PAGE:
Returning to the example in Fig.2, the location of points on the neutron-density crossplot can be mapped to specific lithologies, a number of which are shown on the figure. Other lithology points can be plotted from their neutron- and density-log readings taken from Table 1 and Table 2, respectively. Edmundson and Raymer present a more complete tabulation of pure mineral-log readings, as do most service-company chart books. Lines connecting two points on a crossplot represent the mixing of the two lithologies. Remember that water can be used as a lithology endpoint on a crossplot. This creates a porosity trend line from the pure, 0% porosity point for a given matrix to the 100% water point. Lines and points on the crossplot represent specific, simultaneous solutions of the neutron and density mixing for specific supposed lithologies. Cross-cutting lines may represent lithology trends—changes from one lithology to another or simultaneous changes in lithology and porosity. Violated assumptions can be especially revealing. A given formation thought to be a limestone may actually lie along the dolomite line, indicating that it is a dolomite or a sand plot to the lower right of the sand line and, thus, may not be as clean as hoped. The most commonly violated assumption is that the pore space is filled with a liquid (specifically water, although liquid hydrocarbons do not fall very far from the water-filled porosity line). If it were filled with gas instead, the points on the crossplot would move to the upper left, away from the water-filled porosity line. This is the same effect demonstrated by neutron-density crossover on a standard log display. More subtly, a neutron-density crossplot can flag diagenesis. For instance, dolomitization of a limestone might reveal itself as a trail of points scattering from the tight end of the limestone line to the moderate-porosity region of the dolomite one. This can be a very beneficial process, increasing the porosity of the formation. If this process were missed and the formation treated as a pure limestone, much lower porosity would be calculated, and the reservoir might be bypassed. Examination of the neutron-density crossplot should often be one of the first steps in reconnaissance log analysis. A crossplot can help the analyst identify rock types and porosity ranges and guide the selection of facies and zones.
By exploiting the principal of closure (the fact that the volume percentages of all the constituents of a formation must add up to exactly 1), three components can be extracted from a 2D crossplot. Consider a three-component system composed of sand, shale, and water-filled porosity. Qualitatively, the shaly sand progression beginning at a single clean-sand porosity is sketched in Fig.2 as a trend line. Even if not done quantitatively, this process can indicate the direction that points would move in the presence of a change in composition. As this suggests, the neutron-density crossplot can be a useful alternative to simple gamma ray interpretation for the determination of shale volume. Fig. 3 is a neutron-density crossplot overlaid with a grid of lines. The grid is calculated from the density and neutron response equations, varying relative amounts of sand, water-filled porosity, and clay.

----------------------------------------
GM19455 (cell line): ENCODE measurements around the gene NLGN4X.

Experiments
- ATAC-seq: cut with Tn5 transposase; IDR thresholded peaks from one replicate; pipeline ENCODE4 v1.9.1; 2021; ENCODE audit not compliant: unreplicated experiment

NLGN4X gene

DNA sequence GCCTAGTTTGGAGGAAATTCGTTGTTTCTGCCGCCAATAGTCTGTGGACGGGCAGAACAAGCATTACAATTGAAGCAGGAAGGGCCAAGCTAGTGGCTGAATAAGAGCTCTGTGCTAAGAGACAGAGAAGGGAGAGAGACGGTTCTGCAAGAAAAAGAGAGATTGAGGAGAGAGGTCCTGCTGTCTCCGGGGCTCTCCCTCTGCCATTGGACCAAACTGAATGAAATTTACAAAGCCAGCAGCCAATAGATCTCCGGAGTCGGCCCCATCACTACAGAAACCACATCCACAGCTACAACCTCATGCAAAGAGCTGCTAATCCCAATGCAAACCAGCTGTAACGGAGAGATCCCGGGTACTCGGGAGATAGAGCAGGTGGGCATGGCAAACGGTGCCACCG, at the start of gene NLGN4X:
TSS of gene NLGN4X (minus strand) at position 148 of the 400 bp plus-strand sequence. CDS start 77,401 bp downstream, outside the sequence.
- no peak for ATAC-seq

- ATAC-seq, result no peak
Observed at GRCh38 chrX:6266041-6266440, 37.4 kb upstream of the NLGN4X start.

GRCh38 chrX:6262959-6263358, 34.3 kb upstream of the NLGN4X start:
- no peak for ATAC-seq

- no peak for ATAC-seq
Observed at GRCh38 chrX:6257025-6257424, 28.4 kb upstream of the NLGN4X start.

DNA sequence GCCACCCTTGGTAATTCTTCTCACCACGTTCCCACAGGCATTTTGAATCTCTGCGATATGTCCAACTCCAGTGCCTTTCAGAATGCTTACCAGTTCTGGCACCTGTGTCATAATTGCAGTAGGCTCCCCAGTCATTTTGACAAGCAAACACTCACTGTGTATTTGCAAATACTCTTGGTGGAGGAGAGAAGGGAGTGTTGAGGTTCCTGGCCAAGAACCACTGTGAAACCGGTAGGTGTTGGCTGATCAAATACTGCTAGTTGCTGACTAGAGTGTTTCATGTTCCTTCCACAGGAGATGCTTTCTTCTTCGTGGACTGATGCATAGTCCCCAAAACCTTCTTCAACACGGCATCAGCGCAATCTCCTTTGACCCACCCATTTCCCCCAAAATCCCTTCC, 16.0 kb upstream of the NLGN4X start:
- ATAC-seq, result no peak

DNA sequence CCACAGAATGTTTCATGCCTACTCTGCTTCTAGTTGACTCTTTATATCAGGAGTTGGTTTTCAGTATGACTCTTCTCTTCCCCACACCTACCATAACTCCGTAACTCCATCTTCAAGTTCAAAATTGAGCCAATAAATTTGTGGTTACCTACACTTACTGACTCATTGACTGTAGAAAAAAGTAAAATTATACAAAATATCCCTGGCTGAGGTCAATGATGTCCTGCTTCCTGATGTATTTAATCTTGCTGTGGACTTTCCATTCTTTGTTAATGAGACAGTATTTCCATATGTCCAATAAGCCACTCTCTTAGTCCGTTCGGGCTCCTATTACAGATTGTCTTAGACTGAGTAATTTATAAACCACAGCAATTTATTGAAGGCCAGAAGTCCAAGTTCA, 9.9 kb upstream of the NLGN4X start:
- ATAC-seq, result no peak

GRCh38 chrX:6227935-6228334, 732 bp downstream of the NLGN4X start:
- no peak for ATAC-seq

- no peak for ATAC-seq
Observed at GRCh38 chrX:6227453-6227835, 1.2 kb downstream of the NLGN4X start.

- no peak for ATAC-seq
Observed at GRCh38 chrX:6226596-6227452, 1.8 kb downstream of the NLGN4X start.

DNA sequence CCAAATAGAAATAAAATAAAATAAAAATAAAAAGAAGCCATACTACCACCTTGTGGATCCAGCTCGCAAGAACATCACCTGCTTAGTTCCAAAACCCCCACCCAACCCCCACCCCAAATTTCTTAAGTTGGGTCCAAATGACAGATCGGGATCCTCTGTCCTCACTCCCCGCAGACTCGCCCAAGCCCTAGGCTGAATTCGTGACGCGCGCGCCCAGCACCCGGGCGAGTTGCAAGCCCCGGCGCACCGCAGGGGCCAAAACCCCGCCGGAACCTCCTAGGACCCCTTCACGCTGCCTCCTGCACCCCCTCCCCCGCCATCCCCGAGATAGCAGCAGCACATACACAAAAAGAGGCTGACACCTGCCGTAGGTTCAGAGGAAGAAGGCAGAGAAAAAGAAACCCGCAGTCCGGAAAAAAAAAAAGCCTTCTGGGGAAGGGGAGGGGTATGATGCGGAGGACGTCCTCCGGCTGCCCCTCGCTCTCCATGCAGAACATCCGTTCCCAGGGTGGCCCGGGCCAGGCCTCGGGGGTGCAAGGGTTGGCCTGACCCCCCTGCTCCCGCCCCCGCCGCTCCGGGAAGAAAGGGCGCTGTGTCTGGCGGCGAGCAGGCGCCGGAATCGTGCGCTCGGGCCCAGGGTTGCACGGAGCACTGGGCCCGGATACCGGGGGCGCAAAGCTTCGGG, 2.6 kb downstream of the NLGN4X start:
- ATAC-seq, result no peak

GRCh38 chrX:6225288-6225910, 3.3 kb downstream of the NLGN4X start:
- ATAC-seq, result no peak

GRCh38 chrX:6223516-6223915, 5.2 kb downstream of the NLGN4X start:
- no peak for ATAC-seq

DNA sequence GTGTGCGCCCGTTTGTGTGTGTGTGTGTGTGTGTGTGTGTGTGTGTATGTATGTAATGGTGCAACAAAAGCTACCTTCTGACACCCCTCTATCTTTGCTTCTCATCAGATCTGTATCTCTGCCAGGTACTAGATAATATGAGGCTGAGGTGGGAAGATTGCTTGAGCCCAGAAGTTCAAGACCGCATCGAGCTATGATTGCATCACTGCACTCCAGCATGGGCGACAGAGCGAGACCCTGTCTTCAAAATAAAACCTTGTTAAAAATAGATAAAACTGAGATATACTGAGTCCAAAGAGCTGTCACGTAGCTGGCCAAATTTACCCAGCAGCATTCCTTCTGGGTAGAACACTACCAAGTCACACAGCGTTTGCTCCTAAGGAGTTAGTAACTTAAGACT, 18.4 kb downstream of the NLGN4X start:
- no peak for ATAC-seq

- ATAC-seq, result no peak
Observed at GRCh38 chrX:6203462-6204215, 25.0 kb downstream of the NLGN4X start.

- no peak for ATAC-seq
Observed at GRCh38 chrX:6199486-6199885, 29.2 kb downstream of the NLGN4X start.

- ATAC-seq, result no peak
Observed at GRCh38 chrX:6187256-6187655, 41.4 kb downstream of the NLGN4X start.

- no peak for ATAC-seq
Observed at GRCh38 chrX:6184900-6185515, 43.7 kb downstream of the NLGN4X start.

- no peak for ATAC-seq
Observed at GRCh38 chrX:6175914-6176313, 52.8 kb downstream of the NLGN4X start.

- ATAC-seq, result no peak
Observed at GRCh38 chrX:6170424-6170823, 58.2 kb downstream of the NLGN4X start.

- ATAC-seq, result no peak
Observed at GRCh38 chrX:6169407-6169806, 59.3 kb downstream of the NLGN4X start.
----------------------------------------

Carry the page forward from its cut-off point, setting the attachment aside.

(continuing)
An example of a different, less commonly used nuclear-log crossplot is shown in Fig. 4. As in the neutron-density example, the sample data from the logs in Fig.1 are plotted as small squares. This display crossplots synthetic variables, not raw logs. On the x-axis is the U matrix apparent. As discussed above, this transformation converts the nonlinear Pe log to Umaa, a characteristic that obeys linear volumetric mixing. On the y-axis is apparent grain density from the neutron and density logs. Somewhat simplified, this is the grain density needed to produce the neutron-log porosity from the density-log reading, assuming water-filled porosity. The blue, ternary grid shows the generic endpoints for sandstone, calcite, and dolomite. The various labels (e.g., coal and anhydrite) mark the locations at which those minerals should ideally fall on the plot. This technique, sometimes called the matrix-identification (MID) plot, is especially useful in unwinding multicomponent lithologies, as the widely separated overlay points suggest. It gets much of its power from the fact that Pe is largely porosity independent. This accounts for the near-vertical trends in much of the overlaid data from Fig. 1. As in all crossplots, uncorrected environmental effects may show up as misplaced points, the hallmark of a violated assumption. For instance, because the Pe is a very shallow measurement, barite (with its high iron content) in the mud can cause a wholesale shift of the data cloud to the right.
These are but two examples of the visualizations possible with petrophysical crossplots. Other derived parameters useful in crossplotting incorporate sonic logs. These include the nlith and mlith crossplot (where mlith and nlith are derived from combining density, neutron, sonic, and PE logs) and the crossplot of apparent matrix density (from the neutron-density crossplot) vs. apparent matrix travel time (from the neutron-sonic crossplot). These procedures can reduce the simultaneous solution of more than two log responses to an x-y plot visualization. Much of this can, of course, be done mathematically by solving multiple-log response equations simultaneously. Crossplot visualizations, however, may set limits on the possible formation constituents and define the input parameters to the formation model before attempting a mathematical solution.
- Edmundson, H.N. and Raymer, L.L. 1979. Radioactive Logging parameters for Common Minerals. The Log Analyst 19 (1): 38.